Movie: Evaluating shows that we hold dear is sometimes much more difficult than reviewing a title we care less about. The reasons for this vary but most of the time it centers on the difficulty of being truly objective towards the title or that we allow the quality of the content to overwhelm the quality of the technical matters. When writing such a review, it's important to watch out for this type of problem in order to be fair to the reader, lest you lose credibility (which is part of the reason people read reviews in the first place). Luckily, I got the chance to review a title I've been waiting to come out for some time, Arcadia Of My Youth, and it looked/sounded as good as I've ever heard it.
The movie is the original (one of many) for Captain Harlock, a space pirate in the future. In the universe of Matsumoto Leiji, creator of some of the best anime the world has ever seen, the young Captain is one of the last of Earth's Defenders to be caught by an invasion force of aliens. Forced to surrender his ship in order to save the lives of a group of refugees, he lands on Earth, only to find it devastated by the prolonged war. He meets the alien supreme commander, who offers him a position but turns it down on principle. In harsh times like these, such principle is almost unheard of, which gives the commander a lot of respect for Harlock. Even in his own military forces, few such men exist, and he acknowledges this fact to the puppet governor, a traitor to the human race, who complains about Harlock being dangerous. Like all such collaborators, the man is content to act like a dog for his own benefit, even at the expense of others.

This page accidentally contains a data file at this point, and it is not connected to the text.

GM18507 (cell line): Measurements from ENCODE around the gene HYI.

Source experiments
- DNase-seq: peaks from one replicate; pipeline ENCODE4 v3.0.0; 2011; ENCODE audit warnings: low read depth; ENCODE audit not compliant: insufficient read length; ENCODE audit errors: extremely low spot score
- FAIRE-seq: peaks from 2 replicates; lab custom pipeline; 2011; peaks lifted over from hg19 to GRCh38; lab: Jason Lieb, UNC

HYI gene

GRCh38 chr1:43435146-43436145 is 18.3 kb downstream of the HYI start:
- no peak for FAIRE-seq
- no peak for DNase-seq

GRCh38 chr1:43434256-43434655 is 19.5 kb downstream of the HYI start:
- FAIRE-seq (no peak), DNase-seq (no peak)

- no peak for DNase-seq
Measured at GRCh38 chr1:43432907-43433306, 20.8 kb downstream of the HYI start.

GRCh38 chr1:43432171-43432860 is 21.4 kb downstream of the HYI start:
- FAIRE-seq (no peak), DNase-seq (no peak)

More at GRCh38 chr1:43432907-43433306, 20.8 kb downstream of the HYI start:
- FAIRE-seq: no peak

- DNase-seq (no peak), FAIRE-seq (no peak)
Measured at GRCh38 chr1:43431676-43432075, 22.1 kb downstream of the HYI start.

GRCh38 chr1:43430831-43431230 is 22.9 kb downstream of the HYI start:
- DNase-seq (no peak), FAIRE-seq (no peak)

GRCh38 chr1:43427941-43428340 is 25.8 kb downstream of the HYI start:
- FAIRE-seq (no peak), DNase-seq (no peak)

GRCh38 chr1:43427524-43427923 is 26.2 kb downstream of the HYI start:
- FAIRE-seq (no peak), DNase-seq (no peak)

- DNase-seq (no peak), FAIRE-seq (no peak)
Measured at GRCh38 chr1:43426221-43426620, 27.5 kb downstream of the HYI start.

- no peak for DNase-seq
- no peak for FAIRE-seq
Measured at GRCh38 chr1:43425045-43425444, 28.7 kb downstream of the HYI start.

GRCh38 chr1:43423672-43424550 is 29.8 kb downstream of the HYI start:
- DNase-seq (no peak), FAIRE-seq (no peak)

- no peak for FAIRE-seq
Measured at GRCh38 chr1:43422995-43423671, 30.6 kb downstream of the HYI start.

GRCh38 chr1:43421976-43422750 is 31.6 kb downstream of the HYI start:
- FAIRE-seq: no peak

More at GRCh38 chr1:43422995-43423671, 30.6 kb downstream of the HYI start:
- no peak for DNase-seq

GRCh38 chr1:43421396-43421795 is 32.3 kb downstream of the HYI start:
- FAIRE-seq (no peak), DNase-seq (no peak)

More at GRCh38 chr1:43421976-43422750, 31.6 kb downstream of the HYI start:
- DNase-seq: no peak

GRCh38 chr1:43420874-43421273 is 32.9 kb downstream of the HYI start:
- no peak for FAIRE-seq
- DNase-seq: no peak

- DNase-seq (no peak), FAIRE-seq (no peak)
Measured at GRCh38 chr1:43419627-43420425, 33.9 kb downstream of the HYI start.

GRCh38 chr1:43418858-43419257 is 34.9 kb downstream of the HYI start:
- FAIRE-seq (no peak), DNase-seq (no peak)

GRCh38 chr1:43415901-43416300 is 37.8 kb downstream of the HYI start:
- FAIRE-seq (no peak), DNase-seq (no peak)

Harlock, being a man of action, seeks out a woman who is making transmissions to rally some sort of resistance, a seemingly futile gesture considering the military and strategic might of their foe. After the aliens capture Harlock and a newfound acquaintance, Tochiro, it is found the two men share a few links to the past via a machine that traces ancestry using a genetic memory of sorts. The story regressed a bit to a WWII battle but it helped explain some of the current story by way of metaphor and then the movie began in earnest, outlining how Harlock and Tochiro intend to be true to their ideals by fighting an impossible battle in an advanced space cruiser, Arcadia.